101. THE CHEMICAL BROTHERS – ‘My Elastic Eye’: ‘It sounds exactly like an elastic eye!’ said Fred S. I scoffed, but you know what? – it does! Though maybe more a clockwork one – but the wobbly fuzz-bass still sounds like it’s looking, even probing the track for something. Every music-box noise here is luxurious and sinister, like the beautiful baroque machines of City Of Lost Children reset for music-making.
100. From the Soundtrack to HAAN MAINE BHI PYAAR KIYA – ‘Mubarak Mubarak’: Entirely tokenist Bollywood tune, representing the style that’s given me the most meaning-free pleasure this year – I picked this filmi track because I could date it to 2002, but not much seems to change. Actually that’s not true – check the Bollywood Nights compilation to find out how dance music infected/inflected Bollywood – so in those terms ‘Mubarak Mubarak’ is old school. It presses my buttons though – rampaging percussion, big-lunged singing, and a heartbreakingly direct gypsy melody care of the inevitable string section.
99. NO DOUBT – ‘Hey Baby’: This feels like it came out well over a year ago – if so substitute Girls Aloud’s excellent ‘Sounds Of The Underground’, which crossbreeds it with ‘Addicted To Bass’ to bubblesome effect. ‘Hey Baby’ is still almost accidentally fab – nonsense lyrics, that super-strident chorus, Bounty Killer wandering through the song like he’d stumbled onto a movie set. A future essential on K-Tel Best-of-the-00s comps.
98. SASHA – ‘Cloud Cuckoo’: Thanks to Siegbran from ILM for putting this on his 2002 Yearmix and forcing a last-minute muscle-in. To dance outsiders like me Sasha is a slightly comical figure – sexy DJ takes you on a ëmusical journey’ through progressive sounds, i.e. who moved his cheese? – and there’s no way I’d have listened to his Airdrawndagger opus unprompted. But this is a gorgeous nostalgia bubblebath – mid-paced gloopy dance music like Orbital or Salt Tank used to make, but sounding about eleven thousand times more expensive with the same sculpted feel as prime Trevor Horn.
97. ABS – ‘What You Got’: Even on paper it looked like disaster or genius – oh no! cheery ex-Five member raps over the ‘Uptown Top Ranking’ backbeat! Oh yes! As it turns out, you can’t keep a good tune down, and this ends up like a Simon Fuller version of The Streets, digitized skanking firmly in place but with the rueful scruffiness replaced by spray-on nonchalance, which Abs is exactly enough of a likeable chump to pull off.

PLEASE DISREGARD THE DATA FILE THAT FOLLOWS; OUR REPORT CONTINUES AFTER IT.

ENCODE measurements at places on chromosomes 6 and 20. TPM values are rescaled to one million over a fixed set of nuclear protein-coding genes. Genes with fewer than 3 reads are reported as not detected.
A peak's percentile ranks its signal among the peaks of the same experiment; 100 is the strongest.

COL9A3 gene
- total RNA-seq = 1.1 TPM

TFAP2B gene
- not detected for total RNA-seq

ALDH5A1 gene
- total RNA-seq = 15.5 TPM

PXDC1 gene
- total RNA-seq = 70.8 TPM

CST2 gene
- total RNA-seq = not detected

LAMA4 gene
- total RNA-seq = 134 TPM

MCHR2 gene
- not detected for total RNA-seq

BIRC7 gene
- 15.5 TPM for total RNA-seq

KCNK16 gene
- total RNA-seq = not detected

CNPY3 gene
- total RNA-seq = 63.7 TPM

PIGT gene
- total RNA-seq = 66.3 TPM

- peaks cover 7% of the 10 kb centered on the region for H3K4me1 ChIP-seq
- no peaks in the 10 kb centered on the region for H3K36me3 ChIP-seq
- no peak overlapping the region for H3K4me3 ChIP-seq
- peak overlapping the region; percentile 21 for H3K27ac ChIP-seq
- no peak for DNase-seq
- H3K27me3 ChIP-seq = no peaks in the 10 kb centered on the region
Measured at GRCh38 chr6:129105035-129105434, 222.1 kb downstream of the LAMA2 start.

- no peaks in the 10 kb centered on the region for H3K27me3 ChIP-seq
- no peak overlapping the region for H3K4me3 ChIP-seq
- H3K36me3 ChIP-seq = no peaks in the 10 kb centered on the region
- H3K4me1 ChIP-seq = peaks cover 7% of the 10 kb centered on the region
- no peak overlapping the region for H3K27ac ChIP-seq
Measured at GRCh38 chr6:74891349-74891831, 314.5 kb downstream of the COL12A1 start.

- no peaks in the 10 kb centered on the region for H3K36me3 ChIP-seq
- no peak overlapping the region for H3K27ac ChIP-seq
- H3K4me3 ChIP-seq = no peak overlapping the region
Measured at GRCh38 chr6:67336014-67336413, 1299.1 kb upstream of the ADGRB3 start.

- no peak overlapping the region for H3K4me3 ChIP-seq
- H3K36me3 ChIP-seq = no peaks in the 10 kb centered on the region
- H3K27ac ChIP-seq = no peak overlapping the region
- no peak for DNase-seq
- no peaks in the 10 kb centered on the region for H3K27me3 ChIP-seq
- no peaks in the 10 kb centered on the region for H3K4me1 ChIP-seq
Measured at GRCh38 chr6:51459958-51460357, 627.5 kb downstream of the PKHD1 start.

96. JAY GLAZE – ‘Out To Lunch’: All standard criticisms of UK hip-hop entirely apply – the British references are trowelled on; Jay’s got a haphazard flow and the scratching and sampling is horribly corny. But BOG OFF, um, hataz cos it’s really funny, and charming too. On repeat listenings Jay sounds laidback not lazy, and while UK producers tend to operate very much in the shadow of Premier, they do a good job of it, inserting a campy musicality into the head-nodding formulae. ‘Out To Lunch’ has the pleasantly disorientating feel of one lunchtime pint too many.
95. BOUNTY KILLER – ‘Sufferah’: Righteous and repetitive carnival anthem whose pummeling chorus is the very spirit of dancehall – aggression, showiness, hedonism, resistance. Generic in the best possible way.
Gabba.net Faves Of The Year (thanks Nick!)
Squarepusher – Do You Know Squarepusher
Nas – Made You Look
Boom Bip – Trapdoor Hand Reminder Part 1
Ekiti Son – Gemini Disco
Chromeo – Needy Girl
Leandro Fresco – Buenos Gratis
Thomas Fehlmann – Gratis
Charles Manier – Change You
Further – Good Times / Stone Cold
Martini Bros – Boy/Girl
Fennesz – unknown recordings
LCD Soundsystem – Losing My Edge
NORE – Nothin
Dizzy Rascal – I Love You
Pitman – Phone Pitman
Rootsman Vs BUG – Killah
Bootsy – Play with Bootsy
The Streets – an album!
Carl Finlow – Definition
Truth Hurts – Addictive
Missy – She’s A bitch (white label Dub)
Dntel – Evan and Chan (superpitcher remix)
Holger Flinsch – Irrenkeller Part 2
Taylor Savvy – Jealousy
Broker + Dealer – Boots and Pants
Mocky – Fuck all Night
Jurgen Paape – Mit Dir
DJ Dippa – Dippa vs B.I.G.
Justus Kohncke – 2 after 909
Tok Tok – Zok Zok
M.Mayer – Speaker/Sneaker
Imatran Voima – In and Out
Gabriel Ananda – Schaukeldreden
Sugababes – Freak Like U
Reinhard Voigt – Der Andere
Superuser – Delete
Mitte Karaoke – Netzroller
Radio 4 – Struggle
MsJade – Feel the Girl
Soft Pink Truth – Gendser studies
Modselektor – Dustin Der Keen
Sticky + Tubby T – Tales of the Hood
Jay-Z – Somehow, Someway
Nas – Made You Look
Vitalic – Poney EP
Cam’ron – Hey Ma
AE- Gantz Graf Track 3
Sage Francis – Makeshift Patriot
Flo Dan – Big Mic Man
Grungerman – Facken Im Strum
Luomo – Body Speaking
Alan Braxe – Penthouse Serenade and the flip!
Sasha Funke – When Will I be Famous
Miss Kittin – 1-2-3-4
OutKast – Whole World
AE – Jello remix
Jeffrey Lewis – Chelsea Hotel Blow Job
Komeit – 3hrs (T.Raumshmiere remix)
David Caretta – Metal Disco Class
Closer Musik – Maria
Clipse – When the Last time
Andreas Fragel – Untitled
Klettermax – unknown
Eagle E and Doc B – Pure Rumours
Llorando – Mullholland Drive OSTR
Markus Gunter + Martin Haygis – Syndrome
Gene Farris – This is My Religion